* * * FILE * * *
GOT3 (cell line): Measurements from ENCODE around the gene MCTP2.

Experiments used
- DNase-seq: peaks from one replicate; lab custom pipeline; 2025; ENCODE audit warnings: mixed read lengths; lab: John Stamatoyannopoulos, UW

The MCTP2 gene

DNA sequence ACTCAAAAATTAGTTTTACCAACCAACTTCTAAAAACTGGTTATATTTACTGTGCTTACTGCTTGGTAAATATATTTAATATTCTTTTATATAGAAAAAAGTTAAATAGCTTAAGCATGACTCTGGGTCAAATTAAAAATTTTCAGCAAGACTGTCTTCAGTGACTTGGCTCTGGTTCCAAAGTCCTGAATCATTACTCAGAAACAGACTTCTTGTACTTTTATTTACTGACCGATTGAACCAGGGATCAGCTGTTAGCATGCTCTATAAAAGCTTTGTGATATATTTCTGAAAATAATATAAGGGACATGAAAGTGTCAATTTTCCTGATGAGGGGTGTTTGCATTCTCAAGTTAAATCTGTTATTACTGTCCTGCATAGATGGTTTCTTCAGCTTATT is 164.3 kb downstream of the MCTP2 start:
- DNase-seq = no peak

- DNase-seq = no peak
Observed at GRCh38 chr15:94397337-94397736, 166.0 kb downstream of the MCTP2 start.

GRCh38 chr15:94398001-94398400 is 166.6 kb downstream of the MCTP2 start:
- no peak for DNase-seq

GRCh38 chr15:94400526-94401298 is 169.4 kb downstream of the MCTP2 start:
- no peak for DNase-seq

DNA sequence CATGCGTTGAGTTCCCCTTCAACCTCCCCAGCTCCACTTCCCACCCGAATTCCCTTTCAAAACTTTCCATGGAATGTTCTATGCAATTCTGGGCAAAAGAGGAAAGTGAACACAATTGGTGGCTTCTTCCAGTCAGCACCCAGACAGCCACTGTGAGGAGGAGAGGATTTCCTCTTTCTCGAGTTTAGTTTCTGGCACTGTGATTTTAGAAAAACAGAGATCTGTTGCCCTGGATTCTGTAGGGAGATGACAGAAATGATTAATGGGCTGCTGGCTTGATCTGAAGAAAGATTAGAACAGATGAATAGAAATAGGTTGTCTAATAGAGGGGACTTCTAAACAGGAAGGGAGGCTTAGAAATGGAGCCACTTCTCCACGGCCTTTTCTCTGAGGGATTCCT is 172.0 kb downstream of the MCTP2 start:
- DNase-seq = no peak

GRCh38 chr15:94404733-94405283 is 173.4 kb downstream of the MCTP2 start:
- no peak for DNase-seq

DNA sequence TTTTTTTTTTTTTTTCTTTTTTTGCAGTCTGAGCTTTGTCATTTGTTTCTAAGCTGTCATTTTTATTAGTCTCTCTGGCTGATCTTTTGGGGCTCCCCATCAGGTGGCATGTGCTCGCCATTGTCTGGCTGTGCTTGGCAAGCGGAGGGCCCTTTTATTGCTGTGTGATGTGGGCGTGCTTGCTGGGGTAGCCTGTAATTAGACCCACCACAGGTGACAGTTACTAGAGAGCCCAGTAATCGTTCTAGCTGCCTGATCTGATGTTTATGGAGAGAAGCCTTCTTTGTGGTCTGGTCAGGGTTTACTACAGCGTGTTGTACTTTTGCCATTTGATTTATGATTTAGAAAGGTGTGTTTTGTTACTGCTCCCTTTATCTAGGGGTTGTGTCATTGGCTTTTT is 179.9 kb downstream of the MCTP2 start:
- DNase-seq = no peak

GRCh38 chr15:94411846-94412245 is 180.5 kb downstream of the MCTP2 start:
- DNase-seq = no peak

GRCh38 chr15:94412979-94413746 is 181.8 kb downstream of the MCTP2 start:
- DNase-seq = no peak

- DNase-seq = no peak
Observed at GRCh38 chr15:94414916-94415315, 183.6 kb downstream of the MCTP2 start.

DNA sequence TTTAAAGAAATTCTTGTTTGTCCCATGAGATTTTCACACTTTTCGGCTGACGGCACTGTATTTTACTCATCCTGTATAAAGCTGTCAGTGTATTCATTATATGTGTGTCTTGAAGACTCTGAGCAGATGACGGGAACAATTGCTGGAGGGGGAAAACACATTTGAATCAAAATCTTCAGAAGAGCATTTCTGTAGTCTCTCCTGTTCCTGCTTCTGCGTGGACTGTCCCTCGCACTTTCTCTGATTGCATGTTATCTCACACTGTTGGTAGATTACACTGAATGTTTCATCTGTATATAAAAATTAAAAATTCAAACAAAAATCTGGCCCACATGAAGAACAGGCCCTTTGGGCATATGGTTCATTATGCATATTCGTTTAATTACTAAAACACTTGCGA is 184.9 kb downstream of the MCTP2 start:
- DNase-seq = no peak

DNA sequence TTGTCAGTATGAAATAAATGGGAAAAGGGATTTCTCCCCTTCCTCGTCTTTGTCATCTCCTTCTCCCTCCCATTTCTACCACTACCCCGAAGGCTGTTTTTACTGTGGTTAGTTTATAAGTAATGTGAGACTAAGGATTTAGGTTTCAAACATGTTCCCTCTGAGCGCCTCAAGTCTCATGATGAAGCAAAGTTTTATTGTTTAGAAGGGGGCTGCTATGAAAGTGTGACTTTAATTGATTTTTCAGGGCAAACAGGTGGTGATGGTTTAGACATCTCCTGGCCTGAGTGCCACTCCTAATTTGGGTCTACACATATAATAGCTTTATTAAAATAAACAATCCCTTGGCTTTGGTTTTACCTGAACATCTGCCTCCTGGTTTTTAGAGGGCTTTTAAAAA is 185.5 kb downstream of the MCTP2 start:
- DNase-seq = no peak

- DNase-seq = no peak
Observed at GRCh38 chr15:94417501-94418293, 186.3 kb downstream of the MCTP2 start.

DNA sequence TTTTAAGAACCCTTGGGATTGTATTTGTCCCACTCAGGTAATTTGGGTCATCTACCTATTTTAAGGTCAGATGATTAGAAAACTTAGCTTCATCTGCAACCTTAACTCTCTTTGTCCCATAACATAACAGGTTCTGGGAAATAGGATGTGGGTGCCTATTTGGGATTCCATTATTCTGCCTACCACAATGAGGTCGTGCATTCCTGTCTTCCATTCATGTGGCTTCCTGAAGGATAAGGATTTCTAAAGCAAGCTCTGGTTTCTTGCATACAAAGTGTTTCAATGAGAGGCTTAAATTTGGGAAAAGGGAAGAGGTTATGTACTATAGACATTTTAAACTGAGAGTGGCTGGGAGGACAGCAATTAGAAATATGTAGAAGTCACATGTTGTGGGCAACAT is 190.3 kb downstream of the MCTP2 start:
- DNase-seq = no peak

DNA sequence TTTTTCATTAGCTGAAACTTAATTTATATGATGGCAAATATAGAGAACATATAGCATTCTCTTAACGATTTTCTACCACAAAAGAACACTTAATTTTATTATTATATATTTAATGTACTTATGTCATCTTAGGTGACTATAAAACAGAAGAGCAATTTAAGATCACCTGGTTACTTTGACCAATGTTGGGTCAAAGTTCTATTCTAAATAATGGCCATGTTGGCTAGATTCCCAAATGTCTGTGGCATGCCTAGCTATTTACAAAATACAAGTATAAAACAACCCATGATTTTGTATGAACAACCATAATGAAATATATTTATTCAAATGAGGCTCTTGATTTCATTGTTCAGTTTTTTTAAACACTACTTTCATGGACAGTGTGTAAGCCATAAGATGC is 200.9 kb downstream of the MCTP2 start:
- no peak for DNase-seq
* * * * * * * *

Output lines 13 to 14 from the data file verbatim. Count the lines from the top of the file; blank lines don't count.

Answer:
DNA sequence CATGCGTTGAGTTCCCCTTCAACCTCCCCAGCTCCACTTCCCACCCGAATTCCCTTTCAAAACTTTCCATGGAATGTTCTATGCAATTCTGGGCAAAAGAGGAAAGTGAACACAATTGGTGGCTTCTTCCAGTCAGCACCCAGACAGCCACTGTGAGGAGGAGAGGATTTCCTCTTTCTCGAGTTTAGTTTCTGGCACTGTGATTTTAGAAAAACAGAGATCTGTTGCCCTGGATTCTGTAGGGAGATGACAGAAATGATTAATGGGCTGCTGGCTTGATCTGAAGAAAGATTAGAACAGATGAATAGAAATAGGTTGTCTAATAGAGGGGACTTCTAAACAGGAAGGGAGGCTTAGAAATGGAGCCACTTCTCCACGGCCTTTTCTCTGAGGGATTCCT is 172.0 kb downstream of the MCTP2 start:
- DNase-seq = no peak